Gorilla smash. This blog's readership annihilated the annual EDSBS charity fundraiser last year, bringing hope to refugees and a Bo-themed skin to EDSBS. Michigan coasted past #2 Auburn by a full two grand, and lo, we were amply rewarded.
You can take the opportunity to defend your crown by hitting up the 2012 version; this year the winning team also gets an episode of Shutdown Fullback devoted to it ("in a good way!" Orson says) and a "custom essay focused on doing nothing but denigrating the things the winning school finds deplorable."
Just going to leave this screenshot here now.
Yes, that's real. Or at least it is for me. /shakes fist at google personalization
Unfortunately, only round dollar amounts are available this year so you can't punch in your favorite score from a rivalry game unless you want to go big baller… or commemorate the Yakety Sax game with your 38.00.
Note: make sure to leave the school name in the DESIGNATION line, lest your donation not be credited to the glorious university you owe your lives, fortune, and honor to. If you need further hate to motivate you, that guy whose operative theory about why Brady Hoke will fail is "recruits too many NFL-sized offensive linemen who remind me of a guy who didn't work out for OSU" is suggesting that OSU fans should donate to "embarrass Michigan." Also he has not read the instructions closely enough, the bastard.
The last tie. 1992 OSU:
Reinstated. Josh Furman is back and ready to go. Given the way this worked out, couldn't he have been practicing? He and the team would have benefited and… like… it doesn't sound like anything happened except some yelling into a dorm room (and, of course, the heinous crime against Furman's locks).
Somehow this sums up everything perfectly. SBN headline:
College Football Playoffs: Which 2 Bowls Should Be Added To The BCS?
College football? College football.
The plan. Two and out for Trey Burke is the plan:
Dime: Do you plan on leaving school for the NBA if you have another good year next season?
TB: If I have a great season, and we go far, I probably will lean towards coming out. I can’t really speak on that right now, it’s too early. But I definitely will look into it and my coaches will help me look into it because they understand the type of situation I’m in.
It would be nice to get Michigan's hyped freshman point guard a little time to get his feet wet but I'll take it. Derrick Walton's happy about his choice right now.
The limit. It turns out I've got one when it comes to recruiting, and it's one the premium sites, Tremendous and UMHoops are now exploring on a daily basis. If I see a "2014" or even "2015" in front of a kid's name, I am unmoved unless they seem extremely good and likely to end up at M.
A comprehensive list of 2014 football recruits I am interested in hearing about at this juncture: Malik McDowell. Since some of them are ending up at M it is also interesting to figure out how good the next crop of Cass Tech kids is. IL CB Parrker Westphal just got offers from half the Big Ten and is coached by Todd Howard (yes that Todd Howard), so he's getting there. I may be interested in 2014 Mississippi SG Devin Booker, but am not sure yet.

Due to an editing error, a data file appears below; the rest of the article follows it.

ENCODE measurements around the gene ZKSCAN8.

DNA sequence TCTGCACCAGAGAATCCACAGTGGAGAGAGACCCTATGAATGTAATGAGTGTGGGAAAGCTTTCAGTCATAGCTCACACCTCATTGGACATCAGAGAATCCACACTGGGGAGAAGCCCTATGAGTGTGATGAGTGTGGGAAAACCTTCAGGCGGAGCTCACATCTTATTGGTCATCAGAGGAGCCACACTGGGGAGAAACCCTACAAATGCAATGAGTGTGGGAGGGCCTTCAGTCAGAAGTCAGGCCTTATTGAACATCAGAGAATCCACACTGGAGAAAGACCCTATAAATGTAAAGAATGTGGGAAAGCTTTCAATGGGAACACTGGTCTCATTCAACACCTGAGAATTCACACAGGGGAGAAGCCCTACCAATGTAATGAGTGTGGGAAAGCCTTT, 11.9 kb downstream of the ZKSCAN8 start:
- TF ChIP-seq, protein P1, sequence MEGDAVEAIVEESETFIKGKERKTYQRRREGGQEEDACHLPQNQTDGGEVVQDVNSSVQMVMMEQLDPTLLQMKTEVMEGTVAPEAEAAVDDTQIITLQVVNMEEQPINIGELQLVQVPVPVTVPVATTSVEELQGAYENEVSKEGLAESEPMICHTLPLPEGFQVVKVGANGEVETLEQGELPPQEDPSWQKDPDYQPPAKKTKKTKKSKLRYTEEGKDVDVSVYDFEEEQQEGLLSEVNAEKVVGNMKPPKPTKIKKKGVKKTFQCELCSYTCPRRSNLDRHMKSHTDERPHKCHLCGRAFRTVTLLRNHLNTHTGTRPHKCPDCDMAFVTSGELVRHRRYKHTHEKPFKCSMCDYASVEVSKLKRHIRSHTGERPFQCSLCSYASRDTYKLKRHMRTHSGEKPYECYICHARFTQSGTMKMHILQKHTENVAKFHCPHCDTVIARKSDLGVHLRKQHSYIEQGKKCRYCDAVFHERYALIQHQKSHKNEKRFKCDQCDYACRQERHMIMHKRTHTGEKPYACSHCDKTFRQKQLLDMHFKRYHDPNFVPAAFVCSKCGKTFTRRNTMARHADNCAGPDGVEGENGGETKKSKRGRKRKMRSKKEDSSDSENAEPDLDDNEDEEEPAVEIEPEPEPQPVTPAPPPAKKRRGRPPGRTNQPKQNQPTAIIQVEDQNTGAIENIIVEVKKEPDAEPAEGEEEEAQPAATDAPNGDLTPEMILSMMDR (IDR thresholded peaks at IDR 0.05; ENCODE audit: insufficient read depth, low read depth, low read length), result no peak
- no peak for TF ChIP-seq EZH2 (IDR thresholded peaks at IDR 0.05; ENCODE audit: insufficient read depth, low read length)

This will change after football players' junior seasons; in basketball it will change when Beilein can fire out offers in June. Right now it's just all so futuristic, man. Like finding an NCAA tournament loss to a major underdog hits only a pile of scar tissue where your heart used to be, I assume this is an effect of being a hockey fan. When Tristin Llewellyn committed he was supposed to be amazing. This did not happen. Need more data before emotions get all emotional.
Under that limit. I am interested to hear how Michigan's 2013 basketball commits are doing during their AAU season. Zak Irvin's play continues to improve:
Zak Irvin (2013, Wing, Eric Gordon All-Stars – Commit)
Zak Irvin is without a doubt one of the better players in his class. His jumpshot is water and when he gets it going from beyond the arc it’s almost impossible to stop him. His long arms make him a terror at the top of the zone on defense. In man-to-man sets, he was easily the best on-ball defender on his team. Irvin’s team is loaded, with two players headed to Indiana, one to Notre Dame and another to Purdue, but when the Eric Gordon All-Stars needed buckets it seemed like Irvin was the primary option. Irvin’s handle is solid and he looked okay running point guard sporadically, though he had a few turnovers. Two areas of his game to watch are his passing ability and rebounding. He made a concerted effort to rebound all weekend and wound up with 12 in the final game of the day on Saturday. He was also able to find his teammates for easy buckets in the post after using his quickness to get by his defender.
Love the idea that Irvin can be a 6'5" shutdown perimeter defender in the mold of a Bernard Robinson Jr. Michigan hasn't had an elite defender since. Also in that post, Mark Donnal gets in a bunch of foul trouble. UMHoops also has an article on Donnal featuring his relationship with Dan Dakich, who happens to be his AAU coach.
You realize this makes you Mubarak, right? Jim Delany:
Delany defended the Rose Bowl and compared the coming changes in college football to the Arab Spring, the revolts that erupted across the Middle East and North Africa last year.
“Not all change is manageable,” Delany said. “You want to control change. You want evolution, not revolution, because you don’t know what the unintended consequences will be.”